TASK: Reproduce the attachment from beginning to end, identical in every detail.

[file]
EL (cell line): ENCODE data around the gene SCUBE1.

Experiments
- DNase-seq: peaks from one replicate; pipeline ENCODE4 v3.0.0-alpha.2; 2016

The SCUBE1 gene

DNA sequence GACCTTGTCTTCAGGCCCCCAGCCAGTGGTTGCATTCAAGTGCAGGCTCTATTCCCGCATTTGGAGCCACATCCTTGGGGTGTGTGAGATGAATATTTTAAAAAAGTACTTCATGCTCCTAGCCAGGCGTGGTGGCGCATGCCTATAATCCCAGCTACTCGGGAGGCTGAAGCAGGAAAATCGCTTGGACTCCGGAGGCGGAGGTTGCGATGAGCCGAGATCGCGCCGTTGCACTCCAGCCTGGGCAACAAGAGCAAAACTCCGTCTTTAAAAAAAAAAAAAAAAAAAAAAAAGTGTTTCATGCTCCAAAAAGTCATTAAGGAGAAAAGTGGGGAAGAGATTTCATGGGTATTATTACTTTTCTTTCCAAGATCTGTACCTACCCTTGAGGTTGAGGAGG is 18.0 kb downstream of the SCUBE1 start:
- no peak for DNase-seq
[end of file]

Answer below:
EL (cell line): ENCODE data around the gene SCUBE1.

Experiments
- DNase-seq: peaks from one replicate; pipeline ENCODE4 v3.0.0-alpha.2; 2016

The SCUBE1 gene

DNA sequence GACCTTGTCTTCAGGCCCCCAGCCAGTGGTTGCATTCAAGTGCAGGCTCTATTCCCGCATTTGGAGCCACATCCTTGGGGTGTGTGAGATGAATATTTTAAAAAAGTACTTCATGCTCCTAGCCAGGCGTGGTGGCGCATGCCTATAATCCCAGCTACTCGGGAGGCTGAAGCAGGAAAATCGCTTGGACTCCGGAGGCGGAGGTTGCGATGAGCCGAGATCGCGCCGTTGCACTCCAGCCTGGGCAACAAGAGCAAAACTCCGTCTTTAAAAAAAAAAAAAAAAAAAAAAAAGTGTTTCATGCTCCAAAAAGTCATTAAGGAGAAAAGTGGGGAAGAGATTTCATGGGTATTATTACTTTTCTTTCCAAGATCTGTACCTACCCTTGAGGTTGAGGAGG is 18.0 kb downstream of the SCUBE1 start:
- no peak for DNase-seq